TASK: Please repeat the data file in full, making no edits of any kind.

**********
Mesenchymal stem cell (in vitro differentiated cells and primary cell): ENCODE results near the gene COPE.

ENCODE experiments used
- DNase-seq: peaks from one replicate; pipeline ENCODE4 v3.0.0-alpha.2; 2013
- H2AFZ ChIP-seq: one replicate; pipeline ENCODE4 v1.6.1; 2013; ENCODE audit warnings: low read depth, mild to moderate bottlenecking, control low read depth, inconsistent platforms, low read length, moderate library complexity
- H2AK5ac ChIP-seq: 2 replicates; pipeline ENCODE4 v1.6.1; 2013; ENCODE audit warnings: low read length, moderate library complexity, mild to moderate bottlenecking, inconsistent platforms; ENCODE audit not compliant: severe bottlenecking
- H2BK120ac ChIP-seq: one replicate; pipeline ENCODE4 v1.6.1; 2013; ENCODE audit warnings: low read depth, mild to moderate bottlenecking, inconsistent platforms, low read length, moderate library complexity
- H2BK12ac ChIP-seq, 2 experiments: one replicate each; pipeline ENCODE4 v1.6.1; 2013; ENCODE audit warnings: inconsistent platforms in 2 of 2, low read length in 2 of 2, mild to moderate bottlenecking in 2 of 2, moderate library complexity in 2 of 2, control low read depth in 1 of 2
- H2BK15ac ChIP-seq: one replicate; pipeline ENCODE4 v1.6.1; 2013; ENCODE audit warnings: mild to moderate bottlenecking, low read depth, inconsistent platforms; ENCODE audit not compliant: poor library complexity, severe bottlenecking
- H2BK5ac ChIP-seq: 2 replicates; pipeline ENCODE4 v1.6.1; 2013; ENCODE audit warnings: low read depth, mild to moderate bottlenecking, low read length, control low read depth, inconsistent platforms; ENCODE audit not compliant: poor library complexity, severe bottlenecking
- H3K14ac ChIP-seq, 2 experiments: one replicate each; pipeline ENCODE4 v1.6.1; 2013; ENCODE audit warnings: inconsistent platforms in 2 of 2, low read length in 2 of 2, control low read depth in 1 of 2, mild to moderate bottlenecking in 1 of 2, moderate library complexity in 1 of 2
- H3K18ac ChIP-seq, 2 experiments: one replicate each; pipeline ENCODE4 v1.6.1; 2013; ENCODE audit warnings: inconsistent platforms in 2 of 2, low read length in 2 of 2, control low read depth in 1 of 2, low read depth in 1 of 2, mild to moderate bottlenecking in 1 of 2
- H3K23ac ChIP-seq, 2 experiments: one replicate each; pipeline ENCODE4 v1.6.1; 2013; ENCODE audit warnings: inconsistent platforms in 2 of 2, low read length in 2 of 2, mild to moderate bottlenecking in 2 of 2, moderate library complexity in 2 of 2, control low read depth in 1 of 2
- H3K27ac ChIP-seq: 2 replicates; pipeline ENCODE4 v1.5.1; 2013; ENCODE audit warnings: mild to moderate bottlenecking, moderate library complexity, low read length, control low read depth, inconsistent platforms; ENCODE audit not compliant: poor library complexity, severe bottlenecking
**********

Mesenchymal stem cell (in vitro differentiated cells and primary cell): ENCODE results near the gene COPE.

ENCODE experiments used
- DNase-seq: peaks from one replicate; pipeline ENCODE4 v3.0.0-alpha.2; 2013
- H2AFZ ChIP-seq: one replicate; pipeline ENCODE4 v1.6.1; 2013; ENCODE audit warnings: low read depth, mild to moderate bottlenecking, control low read depth, inconsistent platforms, low read length, moderate library complexity
- H2AK5ac ChIP-seq: 2 replicates; pipeline ENCODE4 v1.6.1; 2013; ENCODE audit warnings: low read length, moderate library complexity, mild to moderate bottlenecking, inconsistent platforms; ENCODE audit not compliant: severe bottlenecking
- H2BK120ac ChIP-seq: one replicate; pipeline ENCODE4 v1.6.1; 2013; ENCODE audit warnings: low read depth, mild to moderate bottlenecking, inconsistent platforms, low read length, moderate library complexity
- H2BK12ac ChIP-seq, 2 experiments: one replicate each; pipeline ENCODE4 v1.6.1; 2013; ENCODE audit warnings: inconsistent platforms in 2 of 2, low read length in 2 of 2, mild to moderate bottlenecking in 2 of 2, moderate library complexity in 2 of 2, control low read depth in 1 of 2
- H2BK15ac ChIP-seq: one replicate; pipeline ENCODE4 v1.6.1; 2013; ENCODE audit warnings: mild to moderate bottlenecking, low read depth, inconsistent platforms; ENCODE audit not compliant: poor library complexity, severe bottlenecking
- H2BK5ac ChIP-seq: 2 replicates; pipeline ENCODE4 v1.6.1; 2013; ENCODE audit warnings: low read depth, mild to moderate bottlenecking, low read length, control low read depth, inconsistent platforms; ENCODE audit not compliant: poor library complexity, severe bottlenecking
- H3K14ac ChIP-seq, 2 experiments: one replicate each; pipeline ENCODE4 v1.6.1; 2013; ENCODE audit warnings: inconsistent platforms in 2 of 2, low read length in 2 of 2, control low read depth in 1 of 2, mild to moderate bottlenecking in 1 of 2, moderate library complexity in 1 of 2
- H3K18ac ChIP-seq, 2 experiments: one replicate each; pipeline ENCODE4 v1.6.1; 2013; ENCODE audit warnings: inconsistent platforms in 2 of 2, low read length in 2 of 2, control low read depth in 1 of 2, low read depth in 1 of 2, mild to moderate bottlenecking in 1 of 2
- H3K23ac ChIP-seq, 2 experiments: one replicate each; pipeline ENCODE4 v1.6.1; 2013; ENCODE audit warnings: inconsistent platforms in 2 of 2, low read length in 2 of 2, mild to moderate bottlenecking in 2 of 2, moderate library complexity in 2 of 2, control low read depth in 1 of 2
- H3K27ac ChIP-seq: 2 replicates; pipeline ENCODE4 v1.5.1; 2013; ENCODE audit warnings: mild to moderate bottlenecking, moderate library complexity, low read length, control low read depth, inconsistent platforms; ENCODE audit not compliant: poor library complexity, severe bottlenecking